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Integrating Renewables

Opportunity for advancement or exercise in futility?

Fortnightly Magazine - March 2010

in the United States.

Not all sources of renewables present significant problems involving integration into the market and operations. For example, small hydroelectric, biomass and geothermal generation are more predictable in terms of production levels. The major challenges will come from solar and wind energy.

Photovoltaic (PV)-based generation is an intermittent source of renewable energy, generally deployed in local situations. Thanks in part to limited use of PV up to this point, integration hasn’t posed major problems. While the amount of concentrated solar generation is expected to increase significantly over the next 15 to 20 years, its impact as a percentage of the overall generation mix will remain low in most locations. As a result, while integration standards for the local distribution grid are required, no serious system operating issues are expected with the expansion of market penetration by the current generation of solar power.

New wind generating facilities are the fastest renewable resource to install and interconnect to the power grid. Wind generation, however, also presents the most significant operational and planning challenges. The penetration of wind-generated power is anticipated even in largely urbanized regions of the United States during the next decade.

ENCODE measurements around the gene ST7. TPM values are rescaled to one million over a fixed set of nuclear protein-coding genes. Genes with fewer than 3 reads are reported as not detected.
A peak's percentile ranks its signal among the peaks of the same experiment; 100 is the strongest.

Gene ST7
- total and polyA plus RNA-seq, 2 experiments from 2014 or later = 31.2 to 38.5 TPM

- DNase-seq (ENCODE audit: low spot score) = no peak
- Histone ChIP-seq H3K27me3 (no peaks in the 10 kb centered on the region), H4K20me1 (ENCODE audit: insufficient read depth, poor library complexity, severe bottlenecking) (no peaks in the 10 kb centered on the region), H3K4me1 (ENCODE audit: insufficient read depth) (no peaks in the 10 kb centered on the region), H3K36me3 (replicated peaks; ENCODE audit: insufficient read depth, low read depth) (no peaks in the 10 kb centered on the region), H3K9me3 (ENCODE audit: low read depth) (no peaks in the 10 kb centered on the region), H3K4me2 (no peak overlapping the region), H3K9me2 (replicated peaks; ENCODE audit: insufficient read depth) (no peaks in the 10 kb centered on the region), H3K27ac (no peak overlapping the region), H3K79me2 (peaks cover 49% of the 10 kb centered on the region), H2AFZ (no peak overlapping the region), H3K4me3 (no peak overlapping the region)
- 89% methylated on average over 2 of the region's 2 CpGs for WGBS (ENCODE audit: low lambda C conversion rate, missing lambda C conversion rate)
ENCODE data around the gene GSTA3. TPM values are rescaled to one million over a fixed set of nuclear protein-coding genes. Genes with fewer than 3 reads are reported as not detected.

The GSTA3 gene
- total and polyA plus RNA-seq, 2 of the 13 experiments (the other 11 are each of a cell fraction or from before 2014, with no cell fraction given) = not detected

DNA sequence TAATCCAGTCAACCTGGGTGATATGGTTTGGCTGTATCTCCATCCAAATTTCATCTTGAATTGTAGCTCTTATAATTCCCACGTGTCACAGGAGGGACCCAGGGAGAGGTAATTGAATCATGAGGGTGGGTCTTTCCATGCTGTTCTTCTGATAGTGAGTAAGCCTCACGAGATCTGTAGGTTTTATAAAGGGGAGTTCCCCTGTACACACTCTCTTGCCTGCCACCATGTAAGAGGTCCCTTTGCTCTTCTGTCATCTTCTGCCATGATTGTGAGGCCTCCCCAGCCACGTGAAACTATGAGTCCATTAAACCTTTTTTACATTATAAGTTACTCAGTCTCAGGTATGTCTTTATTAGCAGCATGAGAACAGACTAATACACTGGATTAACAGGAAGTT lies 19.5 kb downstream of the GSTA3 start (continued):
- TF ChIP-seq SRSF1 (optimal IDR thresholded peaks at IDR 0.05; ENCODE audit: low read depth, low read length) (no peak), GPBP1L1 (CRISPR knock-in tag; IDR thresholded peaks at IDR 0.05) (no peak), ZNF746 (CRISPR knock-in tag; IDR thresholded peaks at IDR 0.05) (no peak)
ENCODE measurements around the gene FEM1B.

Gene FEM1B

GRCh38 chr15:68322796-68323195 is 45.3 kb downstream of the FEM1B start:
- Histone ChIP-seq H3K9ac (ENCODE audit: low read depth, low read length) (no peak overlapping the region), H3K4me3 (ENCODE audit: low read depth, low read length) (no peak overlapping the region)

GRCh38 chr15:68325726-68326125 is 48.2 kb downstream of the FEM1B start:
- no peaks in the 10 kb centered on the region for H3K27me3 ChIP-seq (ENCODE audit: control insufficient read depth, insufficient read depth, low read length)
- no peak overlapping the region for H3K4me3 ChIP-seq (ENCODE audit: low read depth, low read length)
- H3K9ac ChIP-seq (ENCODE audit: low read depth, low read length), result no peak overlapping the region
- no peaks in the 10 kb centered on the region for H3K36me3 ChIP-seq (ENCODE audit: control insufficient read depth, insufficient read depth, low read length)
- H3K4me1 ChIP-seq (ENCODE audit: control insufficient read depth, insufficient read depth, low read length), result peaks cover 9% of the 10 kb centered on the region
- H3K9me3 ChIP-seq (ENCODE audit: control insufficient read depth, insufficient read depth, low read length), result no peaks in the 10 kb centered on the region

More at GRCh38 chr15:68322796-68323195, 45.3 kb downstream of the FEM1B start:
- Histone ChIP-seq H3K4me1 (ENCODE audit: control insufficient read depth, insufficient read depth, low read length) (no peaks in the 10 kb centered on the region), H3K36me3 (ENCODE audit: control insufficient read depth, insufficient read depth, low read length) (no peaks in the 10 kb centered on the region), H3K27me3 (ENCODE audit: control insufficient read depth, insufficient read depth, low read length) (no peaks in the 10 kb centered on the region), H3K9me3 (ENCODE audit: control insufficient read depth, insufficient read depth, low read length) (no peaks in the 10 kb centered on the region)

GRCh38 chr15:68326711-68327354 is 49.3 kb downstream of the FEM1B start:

The challenges of wind integration at scale can be viewed as seven associated, but distinct, attributes that are characteristic of intermittent wind energy sources:

• Intermittency: Wind generation energy production is extremely variable. In many places, it often produces its highest energy output when the demand for power is at a low point. During periods of favorable wind conditions, it’s possible that all wind projects in an area will be at their full energy output. If that happens, the transmission line could become overloaded and wind generation on that line would need to be curtailed.

• Ability to dispatch: Unlike traditional forms of generation, renewable forms of energy (especially wind and solar) will generate only when the wind is blowing or the sun is shining. Controlling their output, in these instances, is an obvious challenge.

• Remote siting: Wind projects tend to cluster mainly in rural areas not supported by strong transmission systems, and remote from major load centers. Consequently, wind projects have tended to cluster along unfavorable locations, often on lower voltage transmission lines.

• Ability to Forecast: Wind generation is difficult to forecast because it doesn’t always follow a predictable production pattern and forecast technologies aren’t well developed. Solar has similar limitations as a localized cloud cover can suddenly reduce or eliminate the power output.

• Land Requirements: In general, both wind and solar need expansive land area to generate the equivalent power of one normal fossil-fired generating unit. Over time, this will be a limiting factor in how much overall generating capacity can be expected from wind and solar.

• Expensive: Cost is still a significant issue with most renewable forms of generation. They are at an order of magnitude of about 10 to 50 times the cost of free venting, fossil-fired generation. However with appropriate incentives, with innovation in their design and some form of carbon taxation, at least wind likely will be cost